Source: Patrick Hill – 5/12/20
Contraction Phase –The economy seems to be in the early stages of a contraction based on the huge jump in the unemployment index for April of 14.7% reported by the Bureau of Labor Statistics. Neil Kashkari, Federal Reserve Governor for Minneapolis, noted that if those misclassified unemployed are added the unemployment rate, it is closer to 20% or 1930s levels. Plus, if a person stops looking for work they are then viewed as out of the labor force and not counted. Due to ‘panipression’ many workers will be stunned and have a difficult time even start a job search. The economy will not come out of the contraction phase until the virus is contained, or at least it becomes evident to consumers that it is safe to go out into the community to shop, travel, or work.
Large corporations accessed their credit lines by $200 billion in April. Plus, large businesses have had good access to bond markets and private equity that small companies don’t enjoy. The Small Business Administration estimates that there are 31 million small businesses in the U.S., with fewer than 500 employees. Small businesses are the hiring engine of the economy with 64% of all U.S. new hires in 2019, creating 1.5 million new jobs. The majority of small businesses have only twenty-seven days of cash, and then they must have to borrow heavily or close their business. Only 30% of small businesses are making a profit, with another 30% breaking even and 40% losing money. Thus, 70 % of small businesses were already on a financial cliff as lockdowns began in mid-March. Forty percent of all small companies missed their May rent payments.
Sources: The Wall Street Journal, The Daily Shot – 5/4/20
Congress quickly funded the first phase of the Paycheck Protection Program (PPP) in early April with most of the funds going to existing large bank customers and many major corporations, leaving millions of small businesses off the list. A significant benefit of the PPP program was the conversion of the loan to a grant if funds were used primarily for keeping employees on payroll until July 30th. Subsequently, Congress passed a second law providing an additional $484 billion for PPP funding. Banks began taking applications on April 30th. Audits show that of those small businesses applying for funds, 70% were approved, and 60% had received checks by May 11th. So, many small businesses now have funding. However, the funding law was general in establishing the use of funds requirements and left the final spending rules to the Treasury department.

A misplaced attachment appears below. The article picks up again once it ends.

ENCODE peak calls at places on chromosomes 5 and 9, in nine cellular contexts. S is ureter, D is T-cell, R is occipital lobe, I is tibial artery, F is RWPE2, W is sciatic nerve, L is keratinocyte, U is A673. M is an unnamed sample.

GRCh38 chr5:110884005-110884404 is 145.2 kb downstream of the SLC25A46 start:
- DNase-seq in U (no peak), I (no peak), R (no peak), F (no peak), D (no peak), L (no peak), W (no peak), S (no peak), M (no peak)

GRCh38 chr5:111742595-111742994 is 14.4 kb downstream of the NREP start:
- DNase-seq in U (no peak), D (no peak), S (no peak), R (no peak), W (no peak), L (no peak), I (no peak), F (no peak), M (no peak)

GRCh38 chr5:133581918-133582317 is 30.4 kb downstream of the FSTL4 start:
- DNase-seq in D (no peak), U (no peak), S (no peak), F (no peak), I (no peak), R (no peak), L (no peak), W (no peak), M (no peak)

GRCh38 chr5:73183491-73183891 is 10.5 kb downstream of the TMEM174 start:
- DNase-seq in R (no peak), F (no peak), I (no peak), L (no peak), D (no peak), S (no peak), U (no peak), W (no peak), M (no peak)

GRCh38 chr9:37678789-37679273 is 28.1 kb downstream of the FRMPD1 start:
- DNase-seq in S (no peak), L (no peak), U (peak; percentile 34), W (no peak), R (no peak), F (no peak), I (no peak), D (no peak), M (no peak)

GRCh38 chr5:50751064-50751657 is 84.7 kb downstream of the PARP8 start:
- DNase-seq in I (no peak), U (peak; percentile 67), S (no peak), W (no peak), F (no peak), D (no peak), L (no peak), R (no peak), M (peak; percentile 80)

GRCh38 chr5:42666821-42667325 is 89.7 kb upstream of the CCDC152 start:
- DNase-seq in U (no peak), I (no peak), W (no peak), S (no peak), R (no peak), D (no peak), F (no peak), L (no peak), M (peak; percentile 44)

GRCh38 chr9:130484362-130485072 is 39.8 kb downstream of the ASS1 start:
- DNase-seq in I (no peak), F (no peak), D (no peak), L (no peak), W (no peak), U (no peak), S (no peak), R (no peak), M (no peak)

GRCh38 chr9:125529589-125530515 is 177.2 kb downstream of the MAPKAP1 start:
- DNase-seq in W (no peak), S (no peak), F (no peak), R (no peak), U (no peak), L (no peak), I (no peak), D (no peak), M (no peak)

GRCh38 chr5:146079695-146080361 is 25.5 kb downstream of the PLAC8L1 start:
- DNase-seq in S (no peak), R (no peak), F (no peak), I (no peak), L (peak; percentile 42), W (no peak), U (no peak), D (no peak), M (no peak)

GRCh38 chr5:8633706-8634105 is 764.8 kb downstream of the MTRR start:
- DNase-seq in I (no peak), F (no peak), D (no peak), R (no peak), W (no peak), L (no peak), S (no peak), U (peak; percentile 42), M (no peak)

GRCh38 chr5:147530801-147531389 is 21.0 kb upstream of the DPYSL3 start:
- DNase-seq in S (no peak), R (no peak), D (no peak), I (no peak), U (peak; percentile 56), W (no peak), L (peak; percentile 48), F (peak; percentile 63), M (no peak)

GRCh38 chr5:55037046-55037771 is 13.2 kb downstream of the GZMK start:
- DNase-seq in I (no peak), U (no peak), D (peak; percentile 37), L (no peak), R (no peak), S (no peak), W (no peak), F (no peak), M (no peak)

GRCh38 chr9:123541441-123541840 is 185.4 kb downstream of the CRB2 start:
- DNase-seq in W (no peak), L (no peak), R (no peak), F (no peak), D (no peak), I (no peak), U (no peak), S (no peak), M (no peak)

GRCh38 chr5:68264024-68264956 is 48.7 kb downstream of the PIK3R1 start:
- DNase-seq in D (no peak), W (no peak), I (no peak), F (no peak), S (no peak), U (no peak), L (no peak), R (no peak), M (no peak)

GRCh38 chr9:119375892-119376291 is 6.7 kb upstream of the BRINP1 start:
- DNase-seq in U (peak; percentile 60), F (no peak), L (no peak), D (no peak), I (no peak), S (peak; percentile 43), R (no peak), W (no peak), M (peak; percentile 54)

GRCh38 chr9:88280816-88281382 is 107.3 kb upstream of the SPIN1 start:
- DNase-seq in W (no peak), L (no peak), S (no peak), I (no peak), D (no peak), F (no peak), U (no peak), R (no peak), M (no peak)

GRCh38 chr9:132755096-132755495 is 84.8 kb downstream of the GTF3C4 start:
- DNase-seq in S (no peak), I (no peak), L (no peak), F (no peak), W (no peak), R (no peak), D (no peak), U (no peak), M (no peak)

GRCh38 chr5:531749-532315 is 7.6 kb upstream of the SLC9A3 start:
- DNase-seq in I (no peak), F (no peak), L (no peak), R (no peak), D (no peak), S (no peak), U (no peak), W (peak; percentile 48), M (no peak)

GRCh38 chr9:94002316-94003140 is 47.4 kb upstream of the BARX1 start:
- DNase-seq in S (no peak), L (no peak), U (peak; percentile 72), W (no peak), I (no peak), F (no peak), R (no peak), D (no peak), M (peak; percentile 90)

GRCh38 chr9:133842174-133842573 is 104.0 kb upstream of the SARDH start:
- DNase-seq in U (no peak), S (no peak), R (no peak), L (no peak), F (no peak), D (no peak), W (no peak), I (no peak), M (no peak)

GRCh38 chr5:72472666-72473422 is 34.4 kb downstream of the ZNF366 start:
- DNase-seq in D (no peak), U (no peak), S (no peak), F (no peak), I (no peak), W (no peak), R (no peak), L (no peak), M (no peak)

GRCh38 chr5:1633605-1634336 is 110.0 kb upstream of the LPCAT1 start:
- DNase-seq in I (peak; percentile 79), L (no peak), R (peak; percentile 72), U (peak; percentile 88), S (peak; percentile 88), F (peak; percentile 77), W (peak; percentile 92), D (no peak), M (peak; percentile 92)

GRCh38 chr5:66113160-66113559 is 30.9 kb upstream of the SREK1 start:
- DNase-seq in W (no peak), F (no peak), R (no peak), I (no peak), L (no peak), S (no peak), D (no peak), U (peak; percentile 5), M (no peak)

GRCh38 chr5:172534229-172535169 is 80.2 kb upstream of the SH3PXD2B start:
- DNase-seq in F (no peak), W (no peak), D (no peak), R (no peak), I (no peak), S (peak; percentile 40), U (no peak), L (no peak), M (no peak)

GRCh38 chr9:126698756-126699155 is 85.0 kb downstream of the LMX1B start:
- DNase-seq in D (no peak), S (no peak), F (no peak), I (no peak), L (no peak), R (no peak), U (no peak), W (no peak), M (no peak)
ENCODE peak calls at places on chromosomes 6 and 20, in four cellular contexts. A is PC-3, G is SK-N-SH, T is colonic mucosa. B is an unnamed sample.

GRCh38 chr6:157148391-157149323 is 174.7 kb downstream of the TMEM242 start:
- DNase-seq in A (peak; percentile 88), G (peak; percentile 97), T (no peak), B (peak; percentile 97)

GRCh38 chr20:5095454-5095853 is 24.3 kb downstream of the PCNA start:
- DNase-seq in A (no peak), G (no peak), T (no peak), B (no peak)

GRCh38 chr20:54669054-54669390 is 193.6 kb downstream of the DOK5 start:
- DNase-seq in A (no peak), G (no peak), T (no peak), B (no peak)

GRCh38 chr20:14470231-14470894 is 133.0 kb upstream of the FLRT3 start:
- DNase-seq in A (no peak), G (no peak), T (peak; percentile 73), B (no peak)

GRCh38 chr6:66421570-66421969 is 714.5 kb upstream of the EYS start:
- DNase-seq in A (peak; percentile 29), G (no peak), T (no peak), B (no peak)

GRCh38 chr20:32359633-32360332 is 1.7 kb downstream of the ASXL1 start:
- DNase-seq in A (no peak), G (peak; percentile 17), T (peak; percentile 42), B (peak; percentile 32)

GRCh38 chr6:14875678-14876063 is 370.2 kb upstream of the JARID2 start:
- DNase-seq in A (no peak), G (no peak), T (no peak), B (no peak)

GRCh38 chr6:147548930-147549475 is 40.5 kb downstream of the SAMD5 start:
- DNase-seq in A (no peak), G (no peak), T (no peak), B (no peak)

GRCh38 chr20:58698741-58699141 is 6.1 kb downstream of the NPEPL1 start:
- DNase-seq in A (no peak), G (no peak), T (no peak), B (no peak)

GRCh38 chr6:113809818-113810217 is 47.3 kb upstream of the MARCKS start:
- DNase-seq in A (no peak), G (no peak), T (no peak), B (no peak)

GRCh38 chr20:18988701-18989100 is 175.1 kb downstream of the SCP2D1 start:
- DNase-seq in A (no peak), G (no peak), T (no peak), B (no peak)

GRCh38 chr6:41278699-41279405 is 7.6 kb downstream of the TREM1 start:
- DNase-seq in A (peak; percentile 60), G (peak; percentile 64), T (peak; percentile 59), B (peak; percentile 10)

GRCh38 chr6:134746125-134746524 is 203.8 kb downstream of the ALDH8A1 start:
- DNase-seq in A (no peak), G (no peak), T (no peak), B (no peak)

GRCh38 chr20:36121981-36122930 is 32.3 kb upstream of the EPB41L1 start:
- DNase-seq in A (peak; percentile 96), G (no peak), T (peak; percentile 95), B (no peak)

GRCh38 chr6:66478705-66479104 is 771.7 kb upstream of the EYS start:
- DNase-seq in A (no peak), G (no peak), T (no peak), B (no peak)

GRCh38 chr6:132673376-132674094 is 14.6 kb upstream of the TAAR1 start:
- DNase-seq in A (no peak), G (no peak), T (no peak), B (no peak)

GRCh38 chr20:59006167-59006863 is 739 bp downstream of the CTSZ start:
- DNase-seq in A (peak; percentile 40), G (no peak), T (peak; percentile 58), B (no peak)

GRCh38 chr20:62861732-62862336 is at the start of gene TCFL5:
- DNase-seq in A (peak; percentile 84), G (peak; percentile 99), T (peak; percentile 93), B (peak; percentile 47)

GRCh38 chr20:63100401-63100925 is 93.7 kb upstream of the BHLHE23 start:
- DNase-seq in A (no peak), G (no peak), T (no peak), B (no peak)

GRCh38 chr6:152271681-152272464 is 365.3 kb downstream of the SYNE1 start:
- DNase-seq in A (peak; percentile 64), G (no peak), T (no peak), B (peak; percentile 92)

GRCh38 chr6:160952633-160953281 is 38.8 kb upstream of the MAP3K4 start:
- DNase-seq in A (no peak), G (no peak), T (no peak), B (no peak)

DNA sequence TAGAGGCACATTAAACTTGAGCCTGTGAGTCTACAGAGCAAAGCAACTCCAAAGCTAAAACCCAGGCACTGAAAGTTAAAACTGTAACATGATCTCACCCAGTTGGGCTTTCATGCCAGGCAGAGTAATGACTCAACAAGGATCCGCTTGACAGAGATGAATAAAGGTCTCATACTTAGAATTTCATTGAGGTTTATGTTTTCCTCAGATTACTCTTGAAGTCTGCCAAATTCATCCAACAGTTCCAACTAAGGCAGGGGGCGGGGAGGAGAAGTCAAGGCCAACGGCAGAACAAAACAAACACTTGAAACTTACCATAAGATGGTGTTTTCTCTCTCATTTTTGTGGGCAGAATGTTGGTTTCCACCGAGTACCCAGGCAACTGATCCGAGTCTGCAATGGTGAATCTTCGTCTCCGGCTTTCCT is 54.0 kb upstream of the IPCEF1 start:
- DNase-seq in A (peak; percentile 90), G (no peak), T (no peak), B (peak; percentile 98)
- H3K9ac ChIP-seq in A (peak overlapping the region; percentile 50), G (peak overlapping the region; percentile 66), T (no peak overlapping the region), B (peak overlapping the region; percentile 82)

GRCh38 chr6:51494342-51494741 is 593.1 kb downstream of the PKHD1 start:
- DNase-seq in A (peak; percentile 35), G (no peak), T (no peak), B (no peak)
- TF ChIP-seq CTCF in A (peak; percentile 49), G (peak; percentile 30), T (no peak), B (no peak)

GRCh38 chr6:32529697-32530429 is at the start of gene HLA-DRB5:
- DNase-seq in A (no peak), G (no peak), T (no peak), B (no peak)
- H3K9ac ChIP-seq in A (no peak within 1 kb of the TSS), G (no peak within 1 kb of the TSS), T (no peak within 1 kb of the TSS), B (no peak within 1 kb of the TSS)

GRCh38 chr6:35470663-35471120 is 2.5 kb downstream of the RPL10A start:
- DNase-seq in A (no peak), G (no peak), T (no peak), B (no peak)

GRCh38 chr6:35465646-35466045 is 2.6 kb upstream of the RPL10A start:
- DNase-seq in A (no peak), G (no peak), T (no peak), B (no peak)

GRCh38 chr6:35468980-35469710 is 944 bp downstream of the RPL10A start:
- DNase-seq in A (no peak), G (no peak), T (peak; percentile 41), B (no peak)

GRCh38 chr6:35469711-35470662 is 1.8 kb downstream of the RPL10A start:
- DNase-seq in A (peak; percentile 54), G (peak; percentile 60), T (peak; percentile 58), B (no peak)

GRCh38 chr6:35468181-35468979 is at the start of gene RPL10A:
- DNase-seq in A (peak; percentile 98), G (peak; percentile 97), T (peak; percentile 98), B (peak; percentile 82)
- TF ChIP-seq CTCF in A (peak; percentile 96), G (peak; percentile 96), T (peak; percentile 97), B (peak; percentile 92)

The Treasury department set rules placing a 25% of total loan value limit on rent, mortgage, and utility payments. Even with the PPP assistance, many small businesses in major cities with high rents like New York, San Francisco, Los Angeles, and Chicago will be hard-pressed to pay fixed costs like rent and utilities.
A survey by the Society for Human Resource Management (SHRM) of small businesses reported that 52% of owners expected to close within 6 months, or about 15 million firms. The SHRM survey was conducted before the second wave of small business PPP loans. It is possible that many businesses that were denied the first phase of PPP funding will receive funding during the second wave. Another program of loans by the Federal Reserve for small businesses will likely not help many small businesses as the Fed tightened eligibility requirements.
All these relief programs need to be inclusive, flexible, and fast, or there will be a small business solvency crisis this summer. We are concerned about all the chaos and confusion, so we forecast a reduction in the number of small businesses to 22 million by the end of the contraction.
A Bankrate job security survey showed that 25% of workers said they expected to lose their job within 12 months. Their insecure job expectations fit with the loss of consumer confidence for April, the steepest drop in five years. The direct payments of $1200 to individuals will help to provide temporary relief through July, but after that month, it is not clear what many workers will do if their temporary furloughs turn into permanent job layoffs.